• The box is very old, weathered, splintered, and falling apart – represents the decaying tradition
  • It is made of wood slats – connects to the rural wood-based economy
  • Origins of the box are uncertain – signifies the entrenched custom has been going on so long, no one remembers or questions its start
  • The black color signifies something foreboding or sinister
  • Chips of wood splinter off when it is moved – represents fragments breaking off the ritual over time, but not destroying it entirely

Overall, the deteriorating yet enduring box symbolizes the paradox of the cruel lottery tradition – how it is decaying but still continues blindly each year.

What is the significance of the stones in the story?

The piles of stones that the villagers collect to use in the stoning at the end also carry symbolic meaning, including:

  • The stones are common, ordinary items – highlights how normal people can commit horrific brutality
  • Women gather the stones in their aprons before the lottery begins – foreshadows their willing participation
  • Villagers grab stones with enthusiasm, even the children – represents how the stoning ritual has become accepted as normal
  • The stones viciously end Tessie’s life at her neighbors’ hands – underscores the danger of mob mentality

Overall, the stones symbolize the willingness of average people to thoughtlessly commit reprehensible acts of violence when sanctioned by tradition or the group. Their banality makes them more terrifying.

What is the significance of the scapegoat in The Lottery Ticket?

The concept of the “scapegoat” who is sacrificed or blamed unfairly for the problems of others is central to the story. Tessie Hutchinson ends up as the scapegoat when she is selected in the lottery and stoned by her fellow villagers. Key points about Tessie as a scapegoat figure include:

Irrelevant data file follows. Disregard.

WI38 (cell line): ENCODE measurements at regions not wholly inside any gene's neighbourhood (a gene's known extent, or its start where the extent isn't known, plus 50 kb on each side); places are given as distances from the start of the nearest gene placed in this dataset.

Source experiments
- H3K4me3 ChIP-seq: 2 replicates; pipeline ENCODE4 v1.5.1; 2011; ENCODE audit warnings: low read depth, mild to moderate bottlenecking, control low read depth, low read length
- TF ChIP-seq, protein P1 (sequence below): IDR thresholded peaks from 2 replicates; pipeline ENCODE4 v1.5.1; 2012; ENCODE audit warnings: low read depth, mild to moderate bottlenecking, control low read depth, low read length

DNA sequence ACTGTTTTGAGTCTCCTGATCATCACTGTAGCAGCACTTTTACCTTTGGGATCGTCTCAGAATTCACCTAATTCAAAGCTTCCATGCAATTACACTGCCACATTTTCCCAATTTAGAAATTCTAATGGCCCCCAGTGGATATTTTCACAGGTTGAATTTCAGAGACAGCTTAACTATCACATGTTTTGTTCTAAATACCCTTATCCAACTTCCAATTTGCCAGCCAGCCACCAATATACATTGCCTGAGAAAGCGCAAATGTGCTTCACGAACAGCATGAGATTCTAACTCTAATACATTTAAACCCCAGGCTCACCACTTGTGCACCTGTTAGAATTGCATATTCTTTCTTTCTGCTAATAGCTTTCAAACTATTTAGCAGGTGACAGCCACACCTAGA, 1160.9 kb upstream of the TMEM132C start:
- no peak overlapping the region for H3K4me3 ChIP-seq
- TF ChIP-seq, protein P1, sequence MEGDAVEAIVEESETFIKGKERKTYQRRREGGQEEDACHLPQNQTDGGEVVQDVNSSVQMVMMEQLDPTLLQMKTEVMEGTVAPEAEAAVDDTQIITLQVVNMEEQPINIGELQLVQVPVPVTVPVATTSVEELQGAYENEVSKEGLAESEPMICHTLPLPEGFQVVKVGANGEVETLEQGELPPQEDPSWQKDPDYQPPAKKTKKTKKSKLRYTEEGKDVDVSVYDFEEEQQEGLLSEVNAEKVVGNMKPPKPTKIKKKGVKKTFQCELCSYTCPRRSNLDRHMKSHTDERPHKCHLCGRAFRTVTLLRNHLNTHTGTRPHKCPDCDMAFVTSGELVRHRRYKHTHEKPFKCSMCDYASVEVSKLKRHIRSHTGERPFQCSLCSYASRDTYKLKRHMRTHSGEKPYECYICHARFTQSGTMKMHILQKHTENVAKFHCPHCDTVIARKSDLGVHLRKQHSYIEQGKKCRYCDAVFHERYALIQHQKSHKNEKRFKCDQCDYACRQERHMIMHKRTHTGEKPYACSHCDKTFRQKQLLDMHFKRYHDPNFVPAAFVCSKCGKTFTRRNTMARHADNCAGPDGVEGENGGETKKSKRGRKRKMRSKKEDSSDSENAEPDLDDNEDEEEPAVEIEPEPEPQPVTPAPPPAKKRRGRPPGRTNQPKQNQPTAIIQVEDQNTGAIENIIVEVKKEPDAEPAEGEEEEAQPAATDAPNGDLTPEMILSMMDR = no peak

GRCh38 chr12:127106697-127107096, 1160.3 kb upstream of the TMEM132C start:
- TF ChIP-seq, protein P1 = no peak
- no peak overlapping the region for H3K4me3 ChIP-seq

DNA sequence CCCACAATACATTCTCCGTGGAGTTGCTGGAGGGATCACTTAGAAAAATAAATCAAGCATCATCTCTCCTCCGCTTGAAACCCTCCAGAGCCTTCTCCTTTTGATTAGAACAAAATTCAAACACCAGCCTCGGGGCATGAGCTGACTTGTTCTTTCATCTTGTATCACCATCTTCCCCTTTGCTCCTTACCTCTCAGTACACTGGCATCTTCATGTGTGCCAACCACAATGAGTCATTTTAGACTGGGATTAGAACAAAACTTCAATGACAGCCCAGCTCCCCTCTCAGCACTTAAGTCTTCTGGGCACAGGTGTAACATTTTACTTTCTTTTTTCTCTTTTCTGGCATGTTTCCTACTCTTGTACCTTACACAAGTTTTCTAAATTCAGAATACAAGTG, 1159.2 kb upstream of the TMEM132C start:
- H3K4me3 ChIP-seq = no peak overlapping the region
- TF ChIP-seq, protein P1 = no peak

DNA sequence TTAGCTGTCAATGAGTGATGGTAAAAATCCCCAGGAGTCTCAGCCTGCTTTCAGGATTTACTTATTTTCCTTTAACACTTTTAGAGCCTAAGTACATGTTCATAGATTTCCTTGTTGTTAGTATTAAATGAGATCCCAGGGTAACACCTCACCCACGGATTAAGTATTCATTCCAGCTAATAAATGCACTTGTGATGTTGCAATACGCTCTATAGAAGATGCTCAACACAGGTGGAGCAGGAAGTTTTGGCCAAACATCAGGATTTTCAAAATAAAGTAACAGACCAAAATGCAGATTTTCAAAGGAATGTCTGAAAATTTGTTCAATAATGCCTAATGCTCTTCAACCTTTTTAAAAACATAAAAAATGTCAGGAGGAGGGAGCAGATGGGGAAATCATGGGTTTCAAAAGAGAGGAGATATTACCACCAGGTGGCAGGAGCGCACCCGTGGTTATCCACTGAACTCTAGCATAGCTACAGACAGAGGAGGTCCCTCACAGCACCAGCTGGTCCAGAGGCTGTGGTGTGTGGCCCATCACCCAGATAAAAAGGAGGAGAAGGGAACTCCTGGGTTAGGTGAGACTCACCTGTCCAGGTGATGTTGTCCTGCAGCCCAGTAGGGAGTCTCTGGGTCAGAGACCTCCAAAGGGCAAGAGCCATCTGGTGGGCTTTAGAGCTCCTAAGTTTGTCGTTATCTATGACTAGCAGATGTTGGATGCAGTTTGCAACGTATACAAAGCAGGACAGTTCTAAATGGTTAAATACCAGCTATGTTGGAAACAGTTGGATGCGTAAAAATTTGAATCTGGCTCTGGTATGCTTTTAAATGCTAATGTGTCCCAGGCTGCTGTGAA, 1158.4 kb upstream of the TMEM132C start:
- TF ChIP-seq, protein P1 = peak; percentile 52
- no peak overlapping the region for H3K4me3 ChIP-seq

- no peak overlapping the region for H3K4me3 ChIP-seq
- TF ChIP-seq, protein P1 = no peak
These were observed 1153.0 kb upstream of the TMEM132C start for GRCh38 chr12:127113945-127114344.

• She is an innocent member of the community who does not deserve her fate
  • Her death is meant to benefit the entire village by ensuring a good harvest
  • She is a distraction from underlying problems or faults within the village
  • Her protests are ignored and she is killed anyway

By making Tessie the scapegoat who is ritually sacrificed, the lottery creates a catharsis for the villagers that prevents change or introspection. Tessie’s horrible fate emphasizes howdangerous scapegoating can be when taken to the extreme.

How does tradition play a role in The Lottery Ticket?

Tradition drives the entire plot of The Lottery Ticket and leads to Tessie’s death. Key points about tradition in the story include:

  • The lottery is described as an “annual tradition” that has been going on for a very long time
  • No one in the village remembers when or how the lottery started
  • Even Old Man Warner who is 77 just knows the lottery has always taken place
  • The villagers resist change and cling to the lottery ritual out of habit and belief in tradition
  • They are willing to commit murder simply because “it has always been this way”

The story warns about conforming and adhering to damaging traditions. Customs should have purpose – when they lose meaning, yet continue out of habit, moral decay results.


In The Lottery Ticket, Shirley Jackson shocks readers with a twisted tale that explores the danger of blind obedience to harmful traditions. Through disturbing ritual human sacrifice, the story provokes examination of the traditions we follow and their true purpose and meaning, forcing us to consider if we ever commit cruelties out of mere habit. The scapegoating also warns about the innate human willingness to victim-blame rather than accept responsibility. Jackson’s story lingers as a stark reminder that progress requires constant reassessment of conventions and the ethics underlying traditions, rather than sticking to customs merely because “we have always done things that way.” The lottery ticket selected may have a sinister rather than lucky meaning after all.